Monday, January 16, 2006

A Million Little Serpents and Rainbows

I hadn't intended to add to the buzz about James Frey's A Million Little Pieces (Oprah's Book Club). It looks like another mediocre (or worse) book getting too much attention. Truth or fiction, it'll decompose in the landfills by and by. Rebecca Blood's blog pointed me to The Smoking Gun's exhaustive demonstration that it is indeed fiction (or at least not true).

However, over at Via Negativa, Dave quotes a couple of bloggers who explain why it matters. To recovering addicts, Frey's dismissal of essential stages of recovery is an affront, and to writers of fiction, his sneaking fiction into the autobiography category is dishonest.

I'm still mad at Wade Davis for his voodoo fantasy, The Serpent and the Rainbow. I don't mind that he made lots of cash on the book and the movie rights. What galls me is that he got a PhD in ethnobotany from Harvard for a work of fiction. (Check out Robert Lawless's article for other reasons to be offended.) I had to present actual, factual data, and people checked up on me. Of course, I didn't go to Harvard.... And then there was Carlos Castenada. Whatever you think of his shaman's philosophy and insights, it seems like your informants ought to be real people if you're going to be awarded a PhD in anthropology. It all depends on how close to home the liar hits.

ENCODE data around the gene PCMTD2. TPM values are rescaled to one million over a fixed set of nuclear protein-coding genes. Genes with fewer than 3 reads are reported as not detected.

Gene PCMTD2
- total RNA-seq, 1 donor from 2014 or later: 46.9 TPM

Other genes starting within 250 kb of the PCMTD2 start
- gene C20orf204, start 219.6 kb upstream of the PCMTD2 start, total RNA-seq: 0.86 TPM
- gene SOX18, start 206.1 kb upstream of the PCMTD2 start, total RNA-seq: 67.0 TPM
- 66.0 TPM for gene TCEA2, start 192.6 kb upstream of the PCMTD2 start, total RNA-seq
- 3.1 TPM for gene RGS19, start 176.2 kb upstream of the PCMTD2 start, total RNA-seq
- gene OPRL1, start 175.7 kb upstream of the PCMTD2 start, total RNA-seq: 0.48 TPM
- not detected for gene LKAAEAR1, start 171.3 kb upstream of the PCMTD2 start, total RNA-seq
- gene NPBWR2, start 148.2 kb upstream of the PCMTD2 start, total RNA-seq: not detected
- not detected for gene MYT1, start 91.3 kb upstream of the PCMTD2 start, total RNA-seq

Dave said...

Thanks for the link. I'm sorry to hear that Davis' discovery is partly (mostly?) B.S., because i have enjoyed his books - especially One River, the one about Richard Evans Schultes and Tim Plowman. He's a very gifted storyteller.

The larger point I think is this: why do we persist in granting such fetishistic power to an Ivy League degree? Depending on the program, a state university degree can be as good or better. Also, I think it's unhealthy for a field of inquiry to be so dominated by a single authority - look at what's happened to linguistics under Chomsky's reign. Much as I respect Schultes, it seems to me that his overwhelming influence in the field of ethnobotany for so many decades must have served in part to elevate some of his prejudices to the level of unquestionable doctrine: for example, the notion that the New World tropics are the only areas realy worth the ethnobotanist's time.

Rebecca Clayton said...

I spent some time around Schultes (in the early 80's) when I was in grad school at the University of Connecticut--he was visiting the UConn ethnobotanist. He was more interested in his celebrity than in his science. Davis is the next logical step in the series--all hype, no science. Harvard has had quite a crop of celebrity biologists, to its eventual detriment. Ed Wilson, Stephen Jay Gould, Jay Lewontin.
The battle of the giant egos has severely damaged the Harvard organismal biology department. The "lesser" schools do better work.